Silicon Valley types

“The Juul guys were sort of Silicon Valley types who were not used to having people be suspicious,” said another former administration official who met with the company last year. “I think, honest to God, they view themselves as having a harmless product and at best a life-saving product for smokers.” Desperate to shake its image as a teen-friendly company, Juul unveiled an ad campaign in January featuring testimonials of former smokers who “switched” to Juul from cigarettes. By using the word “switch” instead of “quit,” Juul maintained it wasn’t violating rules that require FDA approval for “smoking cessation” devices. The FDA has approved skin patches, chewing gum and lozenges as official “nicotine replacement therapy” — but not e-cigarettes. The FDA thought otherwise and hammered Juul in a Sept. 9 warning letter that said the company violated the FDA’s rules by marketing its e-cigarettes as a safer alternative to cigarettes. Referring to Juul’s products “as ‘99% safer’ than cigarettes, ‘much safer’ than cigarettes, ‘totally safe,’ and ‘a safer alternative than smoking cigarettes’ is particularly concerning because these statements were made directly to children in school,” the FDA said, citing testimony from a House hearing in July.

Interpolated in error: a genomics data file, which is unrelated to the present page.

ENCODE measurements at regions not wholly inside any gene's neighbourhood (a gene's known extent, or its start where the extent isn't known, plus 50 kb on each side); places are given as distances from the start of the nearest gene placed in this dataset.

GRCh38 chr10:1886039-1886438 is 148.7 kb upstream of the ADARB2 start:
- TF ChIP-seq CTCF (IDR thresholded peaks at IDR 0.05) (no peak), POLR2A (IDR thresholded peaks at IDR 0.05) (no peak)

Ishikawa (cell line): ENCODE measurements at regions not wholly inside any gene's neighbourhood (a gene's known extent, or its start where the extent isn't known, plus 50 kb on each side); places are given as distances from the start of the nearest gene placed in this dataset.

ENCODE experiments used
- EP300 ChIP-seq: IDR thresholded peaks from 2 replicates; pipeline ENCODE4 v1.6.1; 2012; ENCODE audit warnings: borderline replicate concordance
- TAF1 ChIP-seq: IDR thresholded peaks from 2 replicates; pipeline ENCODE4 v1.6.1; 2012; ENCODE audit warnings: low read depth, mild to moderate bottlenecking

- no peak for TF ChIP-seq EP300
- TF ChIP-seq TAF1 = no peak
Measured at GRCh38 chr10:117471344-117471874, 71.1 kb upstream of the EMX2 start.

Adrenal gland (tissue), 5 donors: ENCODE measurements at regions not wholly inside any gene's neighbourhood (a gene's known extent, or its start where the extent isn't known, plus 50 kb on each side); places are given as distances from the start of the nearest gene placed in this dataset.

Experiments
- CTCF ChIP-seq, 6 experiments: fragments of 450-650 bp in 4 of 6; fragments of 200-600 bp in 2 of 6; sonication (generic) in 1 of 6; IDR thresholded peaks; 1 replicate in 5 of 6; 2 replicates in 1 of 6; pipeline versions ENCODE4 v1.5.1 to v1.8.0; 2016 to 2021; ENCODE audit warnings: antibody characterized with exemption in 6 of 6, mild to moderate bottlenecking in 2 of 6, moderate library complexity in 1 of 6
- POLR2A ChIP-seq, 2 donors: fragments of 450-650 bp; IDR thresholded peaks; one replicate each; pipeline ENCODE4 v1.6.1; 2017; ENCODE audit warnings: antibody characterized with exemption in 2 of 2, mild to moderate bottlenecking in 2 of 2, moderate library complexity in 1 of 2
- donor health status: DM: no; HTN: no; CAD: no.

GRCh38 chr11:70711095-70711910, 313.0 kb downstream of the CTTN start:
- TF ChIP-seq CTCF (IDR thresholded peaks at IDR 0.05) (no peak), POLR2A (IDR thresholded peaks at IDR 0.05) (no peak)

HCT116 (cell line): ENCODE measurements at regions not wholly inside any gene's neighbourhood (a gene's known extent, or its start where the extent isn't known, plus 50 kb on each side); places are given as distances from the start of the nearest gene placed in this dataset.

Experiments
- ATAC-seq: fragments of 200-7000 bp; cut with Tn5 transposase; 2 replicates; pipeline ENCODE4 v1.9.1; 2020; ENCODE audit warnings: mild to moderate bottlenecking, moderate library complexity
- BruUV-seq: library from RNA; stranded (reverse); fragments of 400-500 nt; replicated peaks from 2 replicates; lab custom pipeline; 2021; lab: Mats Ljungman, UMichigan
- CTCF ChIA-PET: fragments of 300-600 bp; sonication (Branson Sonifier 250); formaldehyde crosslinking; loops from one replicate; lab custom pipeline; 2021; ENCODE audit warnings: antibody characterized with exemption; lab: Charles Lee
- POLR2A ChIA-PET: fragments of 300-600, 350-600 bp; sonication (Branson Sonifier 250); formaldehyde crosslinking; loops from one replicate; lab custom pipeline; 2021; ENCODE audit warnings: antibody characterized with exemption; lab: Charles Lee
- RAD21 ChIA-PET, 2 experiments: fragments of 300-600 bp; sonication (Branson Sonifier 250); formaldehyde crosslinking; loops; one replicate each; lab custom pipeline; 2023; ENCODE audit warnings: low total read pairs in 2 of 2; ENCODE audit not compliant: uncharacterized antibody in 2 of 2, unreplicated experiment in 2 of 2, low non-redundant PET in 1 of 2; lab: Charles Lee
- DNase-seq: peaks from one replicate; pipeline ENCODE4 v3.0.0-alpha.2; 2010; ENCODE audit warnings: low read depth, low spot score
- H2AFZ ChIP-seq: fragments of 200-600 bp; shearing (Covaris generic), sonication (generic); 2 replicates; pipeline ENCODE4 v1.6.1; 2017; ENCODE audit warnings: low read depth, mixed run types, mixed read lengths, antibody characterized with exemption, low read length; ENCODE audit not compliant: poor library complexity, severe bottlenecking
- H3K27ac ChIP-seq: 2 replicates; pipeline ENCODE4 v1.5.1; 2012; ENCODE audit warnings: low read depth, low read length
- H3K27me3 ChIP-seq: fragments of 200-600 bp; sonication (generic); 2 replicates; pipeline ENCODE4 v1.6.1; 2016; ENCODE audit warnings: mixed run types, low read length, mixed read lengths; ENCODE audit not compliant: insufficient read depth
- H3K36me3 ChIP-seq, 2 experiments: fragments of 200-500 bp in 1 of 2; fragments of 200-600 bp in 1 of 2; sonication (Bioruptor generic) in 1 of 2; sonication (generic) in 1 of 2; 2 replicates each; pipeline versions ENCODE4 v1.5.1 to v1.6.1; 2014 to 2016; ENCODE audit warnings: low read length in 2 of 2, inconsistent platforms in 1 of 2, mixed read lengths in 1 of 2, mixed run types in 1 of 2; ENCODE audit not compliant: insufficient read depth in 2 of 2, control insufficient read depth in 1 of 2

‘Switch story’

Juul last week said it would suspend all print, broadcast and digital product advertising. But the company’s website still has plenty of material on its Switch Network, including a chance to upload videos for people to share their own “switch story.” “It was a friend of mine who suggested I try the Juul,” Carolyn, a woman who appears to be in her 50s, said in a 30-second commercial posted on the company’s website that was removed after receiving questions about it from CNBC on Friday. “The idea of going back to smoking, I couldn’t even imagine doing that. I just don’t enjoy it anymore. I don’t think anyone, including myself, thought I could switch.” The video closed out with Carolyn sitting on a back patio looking out over a lake with the text: “Carolyn made the switch October 2016. Make the switch.” Juul’s Finan said the ads on its website were under review, like the rest of its business practices. Juul describes its Switch Network as “a platform for advocates committed to protecting adult access to vapor products that help adult smokers switch from combustible cigarettes. Through their own stories and civic actions, members of the Switch Network advocate for policies that preserve the adult smokers’ right to switch, while also preventing underage access and use.”

All-star politicos